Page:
(1a) no (1b) yes, no (2a) N/A, hasn’t been eliminated (2b) Yes, limited data suggest that most remain uncolonized; acquisition (or unmasking, in case of VRE) rates vary (2c) no (3a) yes, but only if they are readmitted for infection to our hospital (3b) no (4a) N/A, hasn’t been eliminated (4b) no (4c) no (5a) no and no (these questions are very confusing!) (5b) no, HH does reduce transmission (see Mortimer, et al. Am J Dis Child 1962;104:289-95) (5c) gowns or other clothes that drape over contaminated fields transiently carry organisms (MDRO and non-MDRO), which persist for varying time periods prior to becoming non-viable (probably due to environmental conditions, ambient UV exposure, etc. (5d) no, see 5c. (6a) definitely my (our) problem, (6b and 6C) not sure I understand these questions, we are all committed to reducing healthcare-associated infections.

    Finally, I’ll make a larger (and more important) point—I don’t know of any “CP Eliminators”. That locution is a straw man. Every hospital epidemiologist I know, including those who have stopped using CP for endemic MRSA/VRE carriers, believes that CP (and related barrier precautions) is an important component in the transmission-prevention toolbox. The argument is over a very narrow (in the big picture) application of CP—specifically: are CP as we currently apply them to those patients we’ve found to carry MRSA or VRE, effective in preventing infections? My review of the literature, focused on trials with concurrent control groups, suggests that the answer is “no”. Other applications (including universal barriers (gloves +/- gowns) in selected high risk populations) may end up being more appropriate applications.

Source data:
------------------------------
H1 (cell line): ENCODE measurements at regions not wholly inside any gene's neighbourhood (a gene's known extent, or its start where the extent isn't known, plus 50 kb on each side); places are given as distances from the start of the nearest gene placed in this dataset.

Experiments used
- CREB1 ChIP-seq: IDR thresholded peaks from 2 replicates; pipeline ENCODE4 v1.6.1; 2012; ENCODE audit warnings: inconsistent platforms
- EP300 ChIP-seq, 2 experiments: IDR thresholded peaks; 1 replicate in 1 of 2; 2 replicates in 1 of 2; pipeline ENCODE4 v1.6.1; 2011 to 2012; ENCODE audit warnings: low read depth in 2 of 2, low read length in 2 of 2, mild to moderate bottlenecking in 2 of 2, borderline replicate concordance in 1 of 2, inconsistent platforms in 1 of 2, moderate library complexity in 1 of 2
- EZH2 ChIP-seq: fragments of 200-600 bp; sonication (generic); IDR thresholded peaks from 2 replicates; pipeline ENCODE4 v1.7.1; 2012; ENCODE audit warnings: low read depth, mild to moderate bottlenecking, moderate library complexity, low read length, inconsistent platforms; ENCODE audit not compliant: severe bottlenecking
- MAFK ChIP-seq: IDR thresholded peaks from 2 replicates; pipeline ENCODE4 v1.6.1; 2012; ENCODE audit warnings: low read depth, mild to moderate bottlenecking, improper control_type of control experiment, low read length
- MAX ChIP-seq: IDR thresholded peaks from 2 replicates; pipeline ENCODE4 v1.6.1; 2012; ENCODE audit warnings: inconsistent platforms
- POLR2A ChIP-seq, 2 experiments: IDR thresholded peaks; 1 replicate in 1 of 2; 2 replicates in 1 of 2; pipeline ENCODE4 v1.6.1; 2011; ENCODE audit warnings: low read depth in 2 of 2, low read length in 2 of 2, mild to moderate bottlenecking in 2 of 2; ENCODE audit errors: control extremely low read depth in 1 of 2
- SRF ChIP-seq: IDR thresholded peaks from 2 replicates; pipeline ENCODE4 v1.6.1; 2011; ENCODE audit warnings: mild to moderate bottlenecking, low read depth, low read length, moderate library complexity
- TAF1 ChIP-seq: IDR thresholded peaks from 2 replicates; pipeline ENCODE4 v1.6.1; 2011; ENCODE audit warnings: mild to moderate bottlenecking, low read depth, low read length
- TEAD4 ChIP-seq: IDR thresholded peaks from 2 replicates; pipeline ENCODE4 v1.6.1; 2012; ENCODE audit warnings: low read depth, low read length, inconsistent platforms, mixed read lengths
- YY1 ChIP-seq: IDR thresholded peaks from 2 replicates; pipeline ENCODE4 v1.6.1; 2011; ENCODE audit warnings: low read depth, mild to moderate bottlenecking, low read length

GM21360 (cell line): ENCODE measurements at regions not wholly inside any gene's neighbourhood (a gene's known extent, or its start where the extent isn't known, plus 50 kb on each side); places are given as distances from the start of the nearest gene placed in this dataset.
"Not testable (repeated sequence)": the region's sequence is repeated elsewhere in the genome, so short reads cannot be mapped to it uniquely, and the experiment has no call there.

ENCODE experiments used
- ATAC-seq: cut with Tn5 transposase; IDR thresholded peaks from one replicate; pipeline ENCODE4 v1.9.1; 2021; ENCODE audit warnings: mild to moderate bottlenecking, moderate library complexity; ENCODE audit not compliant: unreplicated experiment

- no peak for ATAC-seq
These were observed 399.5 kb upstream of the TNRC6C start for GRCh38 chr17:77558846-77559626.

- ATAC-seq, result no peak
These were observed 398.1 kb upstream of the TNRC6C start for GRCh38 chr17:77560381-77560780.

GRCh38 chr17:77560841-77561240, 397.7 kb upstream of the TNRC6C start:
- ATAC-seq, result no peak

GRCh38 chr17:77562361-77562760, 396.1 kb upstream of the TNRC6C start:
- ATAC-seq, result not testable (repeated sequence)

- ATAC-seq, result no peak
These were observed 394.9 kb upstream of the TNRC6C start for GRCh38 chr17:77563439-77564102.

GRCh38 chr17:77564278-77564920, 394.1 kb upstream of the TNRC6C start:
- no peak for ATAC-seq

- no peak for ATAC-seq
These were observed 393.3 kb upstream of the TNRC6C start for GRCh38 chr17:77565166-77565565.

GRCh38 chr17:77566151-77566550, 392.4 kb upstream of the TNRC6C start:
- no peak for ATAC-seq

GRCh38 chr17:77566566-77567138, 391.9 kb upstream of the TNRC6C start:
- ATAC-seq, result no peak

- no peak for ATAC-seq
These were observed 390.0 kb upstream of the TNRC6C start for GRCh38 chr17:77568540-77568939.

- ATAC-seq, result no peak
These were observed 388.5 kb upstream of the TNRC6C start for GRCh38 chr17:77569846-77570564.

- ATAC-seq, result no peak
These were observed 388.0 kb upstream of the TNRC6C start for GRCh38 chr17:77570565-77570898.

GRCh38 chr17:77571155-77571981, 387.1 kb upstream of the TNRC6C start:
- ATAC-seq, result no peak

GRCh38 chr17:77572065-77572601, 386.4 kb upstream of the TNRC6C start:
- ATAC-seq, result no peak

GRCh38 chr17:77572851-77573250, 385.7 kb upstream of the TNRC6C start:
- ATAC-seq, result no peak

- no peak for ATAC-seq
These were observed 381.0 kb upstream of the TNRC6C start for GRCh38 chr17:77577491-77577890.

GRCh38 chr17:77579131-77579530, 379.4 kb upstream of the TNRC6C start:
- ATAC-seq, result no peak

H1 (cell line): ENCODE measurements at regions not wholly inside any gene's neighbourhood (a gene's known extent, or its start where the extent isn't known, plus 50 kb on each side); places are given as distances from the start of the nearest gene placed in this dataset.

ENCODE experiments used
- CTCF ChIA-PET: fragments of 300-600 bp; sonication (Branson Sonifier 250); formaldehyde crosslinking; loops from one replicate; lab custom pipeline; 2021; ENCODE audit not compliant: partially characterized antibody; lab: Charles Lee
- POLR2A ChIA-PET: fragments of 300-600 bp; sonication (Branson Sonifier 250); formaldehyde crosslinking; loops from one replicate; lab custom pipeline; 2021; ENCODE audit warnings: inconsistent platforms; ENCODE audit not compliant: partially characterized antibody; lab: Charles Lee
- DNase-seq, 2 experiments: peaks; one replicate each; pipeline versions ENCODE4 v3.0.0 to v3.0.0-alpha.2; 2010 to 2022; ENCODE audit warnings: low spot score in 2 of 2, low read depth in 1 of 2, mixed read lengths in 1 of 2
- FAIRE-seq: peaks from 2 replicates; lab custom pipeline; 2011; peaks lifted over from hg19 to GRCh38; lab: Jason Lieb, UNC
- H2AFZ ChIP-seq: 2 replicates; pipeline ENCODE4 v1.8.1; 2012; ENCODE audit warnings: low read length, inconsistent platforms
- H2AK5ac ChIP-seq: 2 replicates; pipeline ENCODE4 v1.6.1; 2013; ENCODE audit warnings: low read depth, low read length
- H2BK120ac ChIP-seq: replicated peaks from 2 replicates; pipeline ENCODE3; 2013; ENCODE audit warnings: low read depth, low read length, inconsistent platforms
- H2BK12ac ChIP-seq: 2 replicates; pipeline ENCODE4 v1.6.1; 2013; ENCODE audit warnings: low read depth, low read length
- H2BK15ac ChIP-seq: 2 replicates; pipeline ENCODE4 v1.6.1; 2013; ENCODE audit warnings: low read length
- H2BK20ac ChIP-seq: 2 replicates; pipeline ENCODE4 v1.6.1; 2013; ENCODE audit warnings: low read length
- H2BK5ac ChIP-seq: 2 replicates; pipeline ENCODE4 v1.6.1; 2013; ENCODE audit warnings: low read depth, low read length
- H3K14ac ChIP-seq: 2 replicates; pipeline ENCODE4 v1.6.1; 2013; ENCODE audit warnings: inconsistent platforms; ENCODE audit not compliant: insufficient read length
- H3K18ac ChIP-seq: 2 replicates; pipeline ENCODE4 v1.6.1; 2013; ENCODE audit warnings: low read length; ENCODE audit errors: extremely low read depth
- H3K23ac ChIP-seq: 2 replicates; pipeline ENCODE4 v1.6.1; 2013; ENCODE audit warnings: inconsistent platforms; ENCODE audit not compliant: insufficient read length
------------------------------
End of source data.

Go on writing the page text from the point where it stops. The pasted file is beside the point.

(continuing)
And yes, I know I’ve blogged plenty about how much I hate CP—I also hate amphotericin B and aminoglycosides, but sometimes they are the correct choices.

    I’ll expand on this in a post next week, along with how we plan to approach CP at my institution going forward.

  2. Yikes. I certainly didn't mean to call you out. I was primarily focusing my questions on folks that have completed these studies and (mostly) ignored these questions in their study design and discussion. I also didn't mean to set up a straw man and was clear that Iowa only eliminated CP for MRSA/VRE in my post. Of course practically, many providers have taken the elimination for CP as a signal that CP don't work. I'm very confused by your use of the word endemic for MRSA/VRE and not for clearly endemic CDI. I wonder how you define endemic and how that is even important for discussions of CP use? I will expand on those questions in my next post - and again, this was not targeting you or Mike or anyone at Iowa - of course, maybe I needed to explain up front that I wasn't focusing on you - although I thought saying this wasn't calling out Iowa would have done more to call out Iowa than not saying anything.

  3. No worries, Eli, it is cool even if you do mean to call me out--this is a Controversies blog, and I ought to be able to explain and/or defend an infection prevention approach that is taken in the institution where I practice!

    As for endemic, I probably tossed that off too informally, but I meant it to distinguish from an outbreak setting--where we would apply CP. And though we continue to use CP for CDI, Andreas Widmer might suggest we stop (CID 2017;64:393). I can go into why I support taking different approaches to CDI and MDR-GNR in a later post.

  4. Good article, thought provoking questions.